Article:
Tuesday, October 16, 2007

The Patter of Little Feet

In this case, the patter of little feet is actually hooves and paws. To be precise--1508. That's 2 dogs among the 375 sheep that came trotting up the farm road from the outlying field into the fanks--a series of corrals with a foot bath to disinfect their feet, which to my non-farm mind is reminiscent of the foot bath in swimming pools, but I usually keep the analogy of Athlete's foot and locker rooms to myself.

When cattle move up the road, you not only hear them but also feel them. The ground echoes their massive footsteps. In contrast, the sheep slipped in unheard. I had seen the dogs in the morning--working dogs-- and chatted with the shepherd, so I knew after lunch the sheep would be coming but they came quietly enough to go unnoticed as I pottered in the house.

When I looked out the kitchen window late in the afternoon, the sheep were clustered inside the gate enjoying each other's company. When we came back from a ride into town just before sunset, the sheep were gone. I thought nothing more of it until my husband said from the tennis lawn, "Look over the garden wall." The field had sprouted sheep. The sheep had spread out and were knee high in rich green grass--thanks to a recent bout of good weather. The field had previuolsy been occupied by one lone bull. "Now the bull won't be lonely," I say out loud, though I am not sure whether the bull considers 375 sheep good company or not.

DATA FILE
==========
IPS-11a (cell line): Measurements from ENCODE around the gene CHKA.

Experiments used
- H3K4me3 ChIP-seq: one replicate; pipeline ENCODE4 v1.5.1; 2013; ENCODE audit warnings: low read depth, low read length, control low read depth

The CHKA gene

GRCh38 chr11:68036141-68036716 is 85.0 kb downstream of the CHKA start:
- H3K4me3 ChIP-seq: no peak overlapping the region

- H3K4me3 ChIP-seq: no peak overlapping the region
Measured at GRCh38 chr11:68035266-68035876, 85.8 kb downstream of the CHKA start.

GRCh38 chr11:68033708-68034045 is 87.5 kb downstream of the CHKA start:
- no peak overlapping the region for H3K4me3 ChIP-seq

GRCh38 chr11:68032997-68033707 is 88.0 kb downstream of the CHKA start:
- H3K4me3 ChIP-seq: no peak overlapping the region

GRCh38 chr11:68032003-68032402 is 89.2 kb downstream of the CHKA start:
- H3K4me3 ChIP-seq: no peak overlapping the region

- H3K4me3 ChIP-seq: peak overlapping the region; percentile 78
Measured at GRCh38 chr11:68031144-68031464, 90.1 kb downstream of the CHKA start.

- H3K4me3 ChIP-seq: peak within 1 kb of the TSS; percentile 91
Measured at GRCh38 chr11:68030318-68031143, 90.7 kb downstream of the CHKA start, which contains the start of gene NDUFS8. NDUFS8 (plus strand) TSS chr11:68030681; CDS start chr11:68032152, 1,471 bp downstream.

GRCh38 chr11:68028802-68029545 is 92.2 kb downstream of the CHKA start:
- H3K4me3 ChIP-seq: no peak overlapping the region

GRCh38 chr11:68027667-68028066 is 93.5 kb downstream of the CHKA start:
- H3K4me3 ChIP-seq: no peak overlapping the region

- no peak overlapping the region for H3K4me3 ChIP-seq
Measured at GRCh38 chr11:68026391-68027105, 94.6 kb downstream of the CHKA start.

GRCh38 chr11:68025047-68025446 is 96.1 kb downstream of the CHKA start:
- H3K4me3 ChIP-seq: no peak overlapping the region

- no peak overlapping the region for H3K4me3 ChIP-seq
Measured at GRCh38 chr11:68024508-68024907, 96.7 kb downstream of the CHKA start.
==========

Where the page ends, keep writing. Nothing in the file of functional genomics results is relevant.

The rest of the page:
The cats joined me in the garden and each, in turn, did the feline equivalent of a double take as they jumped to the top of the wall and saw the newly sprouted sheep in the field. I think I detected a vague disgruntlement at the intrusion on their field. I often see them going over the wall and through that field to avoid the heavily trafficked farm road on their way to some favorite mousing territory.

4 Comments:

At 4:40 PM, Blogger The Curmudgeon said...

"Now the bull won't be lonely," I say out loud, though I am not sure whether the bull considers 375 sheep good company or not.

That depends. Does he like lamb chops?

 
At 7:56 PM, Blogger landgirl said...

Oh, Cur, what a thing to say about a decent, self respecting herbivore! Actually it is interestign to see cattle and sheep in the same field they so completely ignore each other.

 
At 3:09 PM, Anonymous ampiggy said...

My significant other will be glad to know there are sheep dogs at your farm. I am too! Baa and ewe and lea are frequent words in crossword puzzles.

 
At 8:01 PM, Blogger landgirl said...

oh ampiggy there are cool words for sheep in Scots--like hogg and tup and gimmer. I have not learned enuf yet to do crossword puzzles here, but I am doing the nonagram--one of those see how many words of 4 or more letters you can get from the nine provided. Some scots words make it into the Oxford dictionary so I am learning some doozy new words.

 

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